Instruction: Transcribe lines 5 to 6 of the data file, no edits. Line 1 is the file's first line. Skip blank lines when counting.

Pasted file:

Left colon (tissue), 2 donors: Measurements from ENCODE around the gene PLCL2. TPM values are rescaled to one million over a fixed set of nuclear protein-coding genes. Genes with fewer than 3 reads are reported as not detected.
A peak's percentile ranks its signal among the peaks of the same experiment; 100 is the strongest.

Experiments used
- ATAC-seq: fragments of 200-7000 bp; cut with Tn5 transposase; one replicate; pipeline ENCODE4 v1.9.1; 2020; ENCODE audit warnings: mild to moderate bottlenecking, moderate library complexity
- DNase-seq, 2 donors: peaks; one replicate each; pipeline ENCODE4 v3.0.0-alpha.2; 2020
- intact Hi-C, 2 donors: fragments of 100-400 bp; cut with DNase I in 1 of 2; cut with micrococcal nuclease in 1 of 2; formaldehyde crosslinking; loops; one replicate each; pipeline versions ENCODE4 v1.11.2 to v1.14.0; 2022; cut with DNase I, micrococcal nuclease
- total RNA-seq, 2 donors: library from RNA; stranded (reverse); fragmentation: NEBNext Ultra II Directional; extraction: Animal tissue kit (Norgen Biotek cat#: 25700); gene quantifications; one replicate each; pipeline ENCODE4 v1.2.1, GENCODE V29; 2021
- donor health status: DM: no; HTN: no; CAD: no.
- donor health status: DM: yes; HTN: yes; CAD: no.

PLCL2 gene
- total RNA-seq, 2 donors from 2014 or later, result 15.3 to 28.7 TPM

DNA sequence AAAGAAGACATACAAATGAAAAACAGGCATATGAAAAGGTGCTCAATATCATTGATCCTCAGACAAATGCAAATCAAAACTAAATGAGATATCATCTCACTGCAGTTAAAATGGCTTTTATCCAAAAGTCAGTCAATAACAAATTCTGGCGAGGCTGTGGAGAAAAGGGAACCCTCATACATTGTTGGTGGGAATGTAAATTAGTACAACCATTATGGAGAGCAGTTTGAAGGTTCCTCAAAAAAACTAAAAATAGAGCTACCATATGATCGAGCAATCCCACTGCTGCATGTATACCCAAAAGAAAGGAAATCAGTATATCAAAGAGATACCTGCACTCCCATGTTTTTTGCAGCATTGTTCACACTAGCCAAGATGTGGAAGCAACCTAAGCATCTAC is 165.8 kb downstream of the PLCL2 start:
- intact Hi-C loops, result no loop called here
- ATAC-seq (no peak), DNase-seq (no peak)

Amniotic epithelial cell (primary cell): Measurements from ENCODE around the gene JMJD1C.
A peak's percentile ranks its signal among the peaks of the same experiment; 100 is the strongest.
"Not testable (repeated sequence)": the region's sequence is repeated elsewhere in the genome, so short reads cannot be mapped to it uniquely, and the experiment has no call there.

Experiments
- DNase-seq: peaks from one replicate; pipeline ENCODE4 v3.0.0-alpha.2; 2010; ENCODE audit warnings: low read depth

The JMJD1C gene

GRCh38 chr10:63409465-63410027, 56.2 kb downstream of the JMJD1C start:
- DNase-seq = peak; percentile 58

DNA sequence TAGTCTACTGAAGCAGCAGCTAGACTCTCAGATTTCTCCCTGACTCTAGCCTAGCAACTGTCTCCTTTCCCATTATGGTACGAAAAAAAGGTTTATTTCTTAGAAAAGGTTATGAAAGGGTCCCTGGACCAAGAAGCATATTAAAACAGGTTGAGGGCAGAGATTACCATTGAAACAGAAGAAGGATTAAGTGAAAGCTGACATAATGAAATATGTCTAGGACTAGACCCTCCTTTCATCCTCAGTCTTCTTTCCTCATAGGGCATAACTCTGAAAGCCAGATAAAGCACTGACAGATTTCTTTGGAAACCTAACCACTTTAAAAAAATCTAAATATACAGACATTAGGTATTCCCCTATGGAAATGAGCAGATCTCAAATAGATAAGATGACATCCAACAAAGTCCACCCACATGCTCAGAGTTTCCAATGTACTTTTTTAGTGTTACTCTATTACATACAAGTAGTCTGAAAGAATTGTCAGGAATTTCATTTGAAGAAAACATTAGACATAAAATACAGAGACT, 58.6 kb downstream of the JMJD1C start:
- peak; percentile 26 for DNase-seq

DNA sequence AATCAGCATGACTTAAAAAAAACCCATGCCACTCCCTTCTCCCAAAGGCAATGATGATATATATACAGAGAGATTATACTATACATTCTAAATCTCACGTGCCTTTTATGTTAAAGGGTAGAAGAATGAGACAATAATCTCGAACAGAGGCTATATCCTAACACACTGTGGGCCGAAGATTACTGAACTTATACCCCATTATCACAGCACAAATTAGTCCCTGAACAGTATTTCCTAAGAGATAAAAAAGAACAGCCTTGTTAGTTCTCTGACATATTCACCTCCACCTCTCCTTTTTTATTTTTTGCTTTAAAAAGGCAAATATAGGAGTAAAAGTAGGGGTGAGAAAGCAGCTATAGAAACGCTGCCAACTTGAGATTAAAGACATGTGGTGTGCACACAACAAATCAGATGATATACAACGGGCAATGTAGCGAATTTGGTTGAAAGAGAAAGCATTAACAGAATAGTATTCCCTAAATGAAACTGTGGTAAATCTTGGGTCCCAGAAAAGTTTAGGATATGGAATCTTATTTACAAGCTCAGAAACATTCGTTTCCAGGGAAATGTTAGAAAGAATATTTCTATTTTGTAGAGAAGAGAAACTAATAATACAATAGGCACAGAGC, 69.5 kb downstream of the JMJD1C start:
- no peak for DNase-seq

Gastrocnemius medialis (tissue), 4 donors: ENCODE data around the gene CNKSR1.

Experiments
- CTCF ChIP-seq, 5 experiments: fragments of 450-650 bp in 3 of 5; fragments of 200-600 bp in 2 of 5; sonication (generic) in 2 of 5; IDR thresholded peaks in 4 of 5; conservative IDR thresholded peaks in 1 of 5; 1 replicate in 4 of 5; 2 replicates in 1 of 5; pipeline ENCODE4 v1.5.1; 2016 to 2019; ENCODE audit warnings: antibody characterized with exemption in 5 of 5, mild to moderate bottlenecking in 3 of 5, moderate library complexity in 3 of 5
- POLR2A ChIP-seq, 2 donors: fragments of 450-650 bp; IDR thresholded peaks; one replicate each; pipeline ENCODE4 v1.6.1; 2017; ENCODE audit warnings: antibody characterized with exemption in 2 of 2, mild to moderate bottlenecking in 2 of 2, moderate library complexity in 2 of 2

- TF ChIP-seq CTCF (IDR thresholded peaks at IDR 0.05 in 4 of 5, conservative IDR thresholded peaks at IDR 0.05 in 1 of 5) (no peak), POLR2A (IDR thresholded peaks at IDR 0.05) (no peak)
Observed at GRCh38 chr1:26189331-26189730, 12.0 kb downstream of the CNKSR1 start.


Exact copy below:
- DNase-seq, 2 donors: peaks; one replicate each; pipeline ENCODE4 v3.0.0-alpha.2; 2020
- intact Hi-C, 2 donors: fragments of 100-400 bp; cut with DNase I in 1 of 2; cut with micrococcal nuclease in 1 of 2; formaldehyde crosslinking; loops; one replicate each; pipeline versions ENCODE4 v1.11.2 to v1.14.0; 2022; cut with DNase I, micrococcal nuclease